CB: The internet and social media have totally changed the way bands can make it and get on the radio and get famous now. Do you think it is easier or harder for a band to make it today?
ND: It is a whole different thing. It used to be very, very hard to get a record contract. We were together four years just starting before we got somebody interested with us. We were lucky to be with Epic Records for so many years. They let us do like 10 records that weren’t hits until we had High Fidelity in 1980 and 1981. There is no record label that would give a band that many chances to turn in a hit.
On the other hand, now you can make a record on your telephone and upload it to the internet. If it goes viral, anything can happen. I live in a small town in Minnesota, and one of the students there, one of my wife’s English students, made a video on a broken iPhone with an out of tune piano and it went viral. It has 10 million views on YouTube and she now has a couple record companies fighting over her.
I don’t mind how it’s working today. If I were going to, in my old age, try to make a song of my own, I think I would like the fact I could make it at home, upload it to the Internet and see what happens. I have nephews who are in a Rock band. They have become the most popular band in the St Louis area just from all their sales online. I think it is a great equalizer. You no longer need a lot of money behind you to get a break and that’s good. Any kid in a basement has the same chance as somebody with a million dollars to spend in a studio and I think that’s truly great.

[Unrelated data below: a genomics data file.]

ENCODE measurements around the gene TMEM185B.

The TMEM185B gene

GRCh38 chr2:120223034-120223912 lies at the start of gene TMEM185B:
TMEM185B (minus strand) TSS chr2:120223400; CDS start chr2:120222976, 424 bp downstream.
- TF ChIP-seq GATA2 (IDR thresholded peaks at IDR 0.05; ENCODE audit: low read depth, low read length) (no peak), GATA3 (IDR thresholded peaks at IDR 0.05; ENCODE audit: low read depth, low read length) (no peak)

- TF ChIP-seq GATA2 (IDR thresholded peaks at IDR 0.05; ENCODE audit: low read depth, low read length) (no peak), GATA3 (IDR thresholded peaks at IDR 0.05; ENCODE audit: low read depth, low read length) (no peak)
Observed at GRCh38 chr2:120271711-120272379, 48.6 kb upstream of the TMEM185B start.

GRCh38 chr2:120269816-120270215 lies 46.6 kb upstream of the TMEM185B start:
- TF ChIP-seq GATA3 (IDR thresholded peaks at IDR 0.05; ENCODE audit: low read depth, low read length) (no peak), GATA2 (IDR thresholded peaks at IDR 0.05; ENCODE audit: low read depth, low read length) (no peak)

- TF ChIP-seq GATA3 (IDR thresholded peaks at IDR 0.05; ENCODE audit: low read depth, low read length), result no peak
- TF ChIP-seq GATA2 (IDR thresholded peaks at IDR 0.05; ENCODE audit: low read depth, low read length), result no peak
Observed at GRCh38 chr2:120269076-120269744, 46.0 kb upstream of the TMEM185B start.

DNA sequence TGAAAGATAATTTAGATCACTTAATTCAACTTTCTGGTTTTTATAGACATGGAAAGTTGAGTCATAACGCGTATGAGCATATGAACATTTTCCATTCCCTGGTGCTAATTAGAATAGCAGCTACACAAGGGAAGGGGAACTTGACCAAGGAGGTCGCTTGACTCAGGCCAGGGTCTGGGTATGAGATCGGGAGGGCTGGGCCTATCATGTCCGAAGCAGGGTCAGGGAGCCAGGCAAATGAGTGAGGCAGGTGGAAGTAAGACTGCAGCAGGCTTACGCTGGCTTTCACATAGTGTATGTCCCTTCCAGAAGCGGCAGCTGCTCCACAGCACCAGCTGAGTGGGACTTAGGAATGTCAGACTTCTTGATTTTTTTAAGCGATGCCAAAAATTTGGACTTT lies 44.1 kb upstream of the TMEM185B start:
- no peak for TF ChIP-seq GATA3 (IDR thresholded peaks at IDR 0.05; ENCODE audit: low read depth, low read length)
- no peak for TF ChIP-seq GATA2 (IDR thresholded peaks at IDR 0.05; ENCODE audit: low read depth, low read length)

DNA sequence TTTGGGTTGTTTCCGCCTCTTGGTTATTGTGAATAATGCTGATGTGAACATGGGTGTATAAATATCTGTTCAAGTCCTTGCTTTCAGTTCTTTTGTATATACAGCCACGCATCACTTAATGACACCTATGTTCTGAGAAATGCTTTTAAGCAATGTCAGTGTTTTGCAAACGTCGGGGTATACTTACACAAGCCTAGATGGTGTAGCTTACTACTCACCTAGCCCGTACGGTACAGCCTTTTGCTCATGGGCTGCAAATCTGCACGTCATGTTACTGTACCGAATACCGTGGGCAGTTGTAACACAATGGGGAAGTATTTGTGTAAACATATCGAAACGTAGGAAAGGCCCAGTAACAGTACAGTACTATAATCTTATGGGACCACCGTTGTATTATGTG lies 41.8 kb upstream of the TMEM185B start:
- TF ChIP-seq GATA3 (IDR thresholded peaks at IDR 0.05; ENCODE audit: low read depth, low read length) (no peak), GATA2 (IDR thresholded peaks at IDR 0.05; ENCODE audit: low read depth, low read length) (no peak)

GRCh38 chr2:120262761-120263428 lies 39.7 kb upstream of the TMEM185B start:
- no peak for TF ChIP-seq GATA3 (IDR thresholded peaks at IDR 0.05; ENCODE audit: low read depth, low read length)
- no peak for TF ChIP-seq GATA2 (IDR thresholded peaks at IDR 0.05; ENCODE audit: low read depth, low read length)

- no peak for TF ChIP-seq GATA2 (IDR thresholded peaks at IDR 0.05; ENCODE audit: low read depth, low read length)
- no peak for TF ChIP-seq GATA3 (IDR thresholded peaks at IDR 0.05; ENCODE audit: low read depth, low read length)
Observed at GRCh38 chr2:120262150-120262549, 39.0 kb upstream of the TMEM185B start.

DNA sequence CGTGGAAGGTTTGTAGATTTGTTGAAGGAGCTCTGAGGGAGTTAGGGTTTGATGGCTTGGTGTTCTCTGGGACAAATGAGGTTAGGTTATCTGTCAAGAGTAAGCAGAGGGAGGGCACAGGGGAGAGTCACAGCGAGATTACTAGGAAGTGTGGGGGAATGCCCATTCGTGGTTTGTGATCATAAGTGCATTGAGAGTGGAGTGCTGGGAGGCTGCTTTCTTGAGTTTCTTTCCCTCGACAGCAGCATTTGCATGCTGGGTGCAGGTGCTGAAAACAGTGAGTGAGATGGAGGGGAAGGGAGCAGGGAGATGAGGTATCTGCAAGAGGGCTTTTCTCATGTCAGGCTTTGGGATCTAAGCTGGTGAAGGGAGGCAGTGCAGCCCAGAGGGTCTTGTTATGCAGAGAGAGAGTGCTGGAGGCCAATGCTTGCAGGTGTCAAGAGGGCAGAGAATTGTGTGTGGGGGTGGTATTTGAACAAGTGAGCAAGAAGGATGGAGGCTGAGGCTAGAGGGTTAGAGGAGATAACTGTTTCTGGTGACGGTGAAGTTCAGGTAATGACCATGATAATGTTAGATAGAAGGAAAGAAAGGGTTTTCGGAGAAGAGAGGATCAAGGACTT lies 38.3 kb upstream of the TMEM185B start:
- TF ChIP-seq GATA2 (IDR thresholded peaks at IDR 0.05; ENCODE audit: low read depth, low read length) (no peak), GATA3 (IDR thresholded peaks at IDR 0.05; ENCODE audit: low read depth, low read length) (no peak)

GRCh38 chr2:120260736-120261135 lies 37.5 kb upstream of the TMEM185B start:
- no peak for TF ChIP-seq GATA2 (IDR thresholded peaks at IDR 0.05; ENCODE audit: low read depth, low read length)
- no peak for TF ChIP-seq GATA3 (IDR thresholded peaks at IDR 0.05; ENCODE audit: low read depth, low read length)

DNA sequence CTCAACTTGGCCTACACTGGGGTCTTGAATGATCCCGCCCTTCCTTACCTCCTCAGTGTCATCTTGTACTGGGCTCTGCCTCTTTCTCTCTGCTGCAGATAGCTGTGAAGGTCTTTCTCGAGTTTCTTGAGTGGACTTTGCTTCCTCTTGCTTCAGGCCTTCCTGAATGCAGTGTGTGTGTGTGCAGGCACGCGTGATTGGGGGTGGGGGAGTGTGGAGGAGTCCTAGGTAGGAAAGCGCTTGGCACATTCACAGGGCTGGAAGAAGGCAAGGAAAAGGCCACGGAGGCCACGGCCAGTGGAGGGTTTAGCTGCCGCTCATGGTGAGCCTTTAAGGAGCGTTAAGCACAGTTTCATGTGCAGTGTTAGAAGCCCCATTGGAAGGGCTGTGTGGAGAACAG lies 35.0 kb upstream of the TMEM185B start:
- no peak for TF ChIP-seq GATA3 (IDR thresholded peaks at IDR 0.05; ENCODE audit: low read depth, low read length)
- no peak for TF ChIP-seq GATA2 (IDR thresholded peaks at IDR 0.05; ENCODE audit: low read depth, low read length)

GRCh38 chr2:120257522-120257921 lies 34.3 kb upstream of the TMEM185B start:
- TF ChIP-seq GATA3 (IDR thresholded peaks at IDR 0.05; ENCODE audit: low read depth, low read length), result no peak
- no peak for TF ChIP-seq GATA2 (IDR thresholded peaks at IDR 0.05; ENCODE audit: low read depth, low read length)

CB: Are there any new up and coming bands or current artists that you would want to collaborate with?
ND: I tend to like one song by an artist and just buy that one song, which you can do now. I tend to have this really crazy range of tastes in bands. I like Foster the People on one end and I like Brad Paisley on the other end of the scale. Brad happens to be a good friend of ours, so I may be biased.